Best performance to date unlikely to help English universities hit carbon goals
English universities have achieved their best year-on-year reduction in carbon emissions to date, although an annual 7% reduction is unlikely to put the sector on track to meet a 2020 carbon reduction target.
The latest University Carbon Progress report from Brite Green used publicly available data from higher education agencies to map progress towards a 43% carbon reduction commitment, scheduled for 2020.
The latest report found that sector emissions fell by 7% in 2016. In comparison, English universities had previously reduced emissions by 10% over the last 10 years. However, the report notes that if emissions continue to fall at current rates, the sector will still fall 20% short of the 2020 target.
“Universities across the country are demonstrating the benefits of implementing carbon management programmes, with some delivering incredible reductions” Brite Green’s managing partner Darren Chadwick said.
“Many Universities are behind the curve and there are still some significant challenges for the sector to overcome to achieve their targets. Sustainability is a key strategic issue for Universities and leading institutions recognise that it needs to be managed across all aspects of university life; from teaching and research to investment strategy and estates management”
Brite Green notes that improved performance in the sector in 2016 is the result of better energy management, as well as a reduced carbon content from the country’s electricity grid.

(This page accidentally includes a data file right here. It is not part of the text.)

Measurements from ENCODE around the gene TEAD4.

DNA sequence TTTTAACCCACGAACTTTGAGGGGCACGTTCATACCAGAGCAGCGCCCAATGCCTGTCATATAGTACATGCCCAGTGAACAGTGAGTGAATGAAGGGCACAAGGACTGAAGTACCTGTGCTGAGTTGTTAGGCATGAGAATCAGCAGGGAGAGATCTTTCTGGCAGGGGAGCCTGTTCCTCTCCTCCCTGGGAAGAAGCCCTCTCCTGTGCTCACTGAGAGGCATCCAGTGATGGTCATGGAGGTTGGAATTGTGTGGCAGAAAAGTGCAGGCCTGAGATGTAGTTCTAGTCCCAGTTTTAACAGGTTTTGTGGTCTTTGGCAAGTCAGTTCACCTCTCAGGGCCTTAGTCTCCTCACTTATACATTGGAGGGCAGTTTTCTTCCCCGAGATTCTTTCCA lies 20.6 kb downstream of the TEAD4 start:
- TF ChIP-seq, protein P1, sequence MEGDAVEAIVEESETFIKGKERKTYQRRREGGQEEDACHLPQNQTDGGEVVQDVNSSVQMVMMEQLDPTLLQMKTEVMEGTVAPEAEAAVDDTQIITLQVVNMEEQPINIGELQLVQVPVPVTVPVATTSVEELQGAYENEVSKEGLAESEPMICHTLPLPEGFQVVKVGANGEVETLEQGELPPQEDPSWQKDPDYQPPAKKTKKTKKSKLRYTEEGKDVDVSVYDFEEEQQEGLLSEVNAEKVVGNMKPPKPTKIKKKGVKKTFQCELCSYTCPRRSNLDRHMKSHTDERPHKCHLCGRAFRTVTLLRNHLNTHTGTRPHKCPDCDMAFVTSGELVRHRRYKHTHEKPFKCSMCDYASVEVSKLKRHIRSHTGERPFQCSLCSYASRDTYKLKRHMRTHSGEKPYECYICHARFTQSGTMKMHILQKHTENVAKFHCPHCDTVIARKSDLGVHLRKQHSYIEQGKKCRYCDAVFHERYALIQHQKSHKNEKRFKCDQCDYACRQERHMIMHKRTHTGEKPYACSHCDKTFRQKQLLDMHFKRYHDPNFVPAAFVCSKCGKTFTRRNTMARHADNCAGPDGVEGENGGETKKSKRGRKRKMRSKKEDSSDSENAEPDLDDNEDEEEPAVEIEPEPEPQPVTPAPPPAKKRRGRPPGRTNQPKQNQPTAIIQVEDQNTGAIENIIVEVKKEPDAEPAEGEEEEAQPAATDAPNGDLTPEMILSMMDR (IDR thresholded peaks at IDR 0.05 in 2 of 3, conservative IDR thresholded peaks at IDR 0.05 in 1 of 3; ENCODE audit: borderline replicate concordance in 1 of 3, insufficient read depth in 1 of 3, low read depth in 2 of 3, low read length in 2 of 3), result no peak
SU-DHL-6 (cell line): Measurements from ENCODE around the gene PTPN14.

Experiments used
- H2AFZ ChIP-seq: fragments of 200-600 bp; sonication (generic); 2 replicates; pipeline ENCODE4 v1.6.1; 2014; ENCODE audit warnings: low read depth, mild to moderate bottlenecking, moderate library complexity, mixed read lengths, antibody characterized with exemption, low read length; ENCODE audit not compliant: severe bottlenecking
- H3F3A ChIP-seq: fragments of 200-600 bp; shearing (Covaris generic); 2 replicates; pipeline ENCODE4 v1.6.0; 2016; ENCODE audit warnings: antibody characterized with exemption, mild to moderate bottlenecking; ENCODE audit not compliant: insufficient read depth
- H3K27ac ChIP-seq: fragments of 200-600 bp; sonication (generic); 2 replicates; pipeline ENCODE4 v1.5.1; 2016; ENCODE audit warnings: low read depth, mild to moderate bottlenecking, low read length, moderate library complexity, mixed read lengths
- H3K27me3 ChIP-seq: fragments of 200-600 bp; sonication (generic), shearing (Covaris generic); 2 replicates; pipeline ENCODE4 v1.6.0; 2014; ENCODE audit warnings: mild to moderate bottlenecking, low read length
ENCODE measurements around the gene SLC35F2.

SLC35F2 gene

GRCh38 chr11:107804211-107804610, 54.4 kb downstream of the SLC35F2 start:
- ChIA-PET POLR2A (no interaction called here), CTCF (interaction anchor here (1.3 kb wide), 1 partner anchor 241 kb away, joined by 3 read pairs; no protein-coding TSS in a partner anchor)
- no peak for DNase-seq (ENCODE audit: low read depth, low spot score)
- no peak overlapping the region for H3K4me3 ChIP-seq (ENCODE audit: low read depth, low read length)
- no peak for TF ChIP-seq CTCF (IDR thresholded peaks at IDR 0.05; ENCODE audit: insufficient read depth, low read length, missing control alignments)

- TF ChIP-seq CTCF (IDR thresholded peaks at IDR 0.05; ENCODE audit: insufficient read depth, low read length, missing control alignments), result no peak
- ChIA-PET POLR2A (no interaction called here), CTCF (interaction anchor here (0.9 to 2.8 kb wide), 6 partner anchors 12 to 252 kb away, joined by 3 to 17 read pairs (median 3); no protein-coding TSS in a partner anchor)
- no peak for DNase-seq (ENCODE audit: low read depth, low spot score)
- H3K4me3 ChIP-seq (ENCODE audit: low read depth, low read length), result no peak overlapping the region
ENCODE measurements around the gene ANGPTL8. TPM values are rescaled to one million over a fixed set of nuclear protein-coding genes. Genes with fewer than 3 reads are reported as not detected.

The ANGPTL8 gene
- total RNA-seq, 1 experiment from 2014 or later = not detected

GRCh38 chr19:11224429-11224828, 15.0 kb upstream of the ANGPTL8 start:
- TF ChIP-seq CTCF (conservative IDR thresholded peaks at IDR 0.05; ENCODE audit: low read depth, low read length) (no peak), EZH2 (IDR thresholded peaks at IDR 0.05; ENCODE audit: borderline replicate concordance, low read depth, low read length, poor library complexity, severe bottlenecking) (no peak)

Despite the improved performance, only 52 of the 127 institutions analysed look set to meet or exceed their 2020 carbon targets. The top performing institution was London Metropolitan University, which has achieved a carbon emissions reduction of 57% since 2005.
However, while the top 10 performers have all reached reductions of 40% or more since 2005, the bottom performing institutions are actually moving further aware from the targets compared with last year. Notably, a third of the institution have reduced their emissions reduction targets over the past few years.
The 43% reduction target for 2020 was meant to bring the sector in line with national efforts to reduce emissions, set out under the Climate Change Act 2008, to hit a long-term and legally binding 80% national reduction by 2050.
According to research from student campaign network People & Planet, a lack of Government funding to support sustainability in Britain’s higher education establishments is what has led to a to a lack of progress on carbon emission reductions across the sector since 2013.
Earlier this month, select colleges and universities launched ‘The SDG Accord’ – a reflection on the role that educators have in igniting change across people, planet and prosperity. The Accord aims to embed the SDGs across higher education to influence both staff and students.
Compare the performance
The launch of the report coincided with GoCompare Energy’s own university league table for renewable energy use. Analysis from the group found that during the 2015/16 academic year, the University of Lancaster produced the highest amount of clean energy – using a privately-owned wind turbine and a biomass installation to create 8,121,209 kWh.
Edinburgh’s Queen Margaret University was ranked first for universities diversifying its energy mix. In total, the university generated enough clean power to fulfil 45% of the institution’s total annual energy demand.
Biomass proved the most popular form of renewable energy amongst universities, accounting for 62% of renewable energy used by the institutions. Solar and wind were equally split at 16% each. When it comes to producing energy onsite, 60% of universities in the UK have solar installations, with a combined capacity of 6,803,700 kWh annually – enough to power 1,800 homes for a year.
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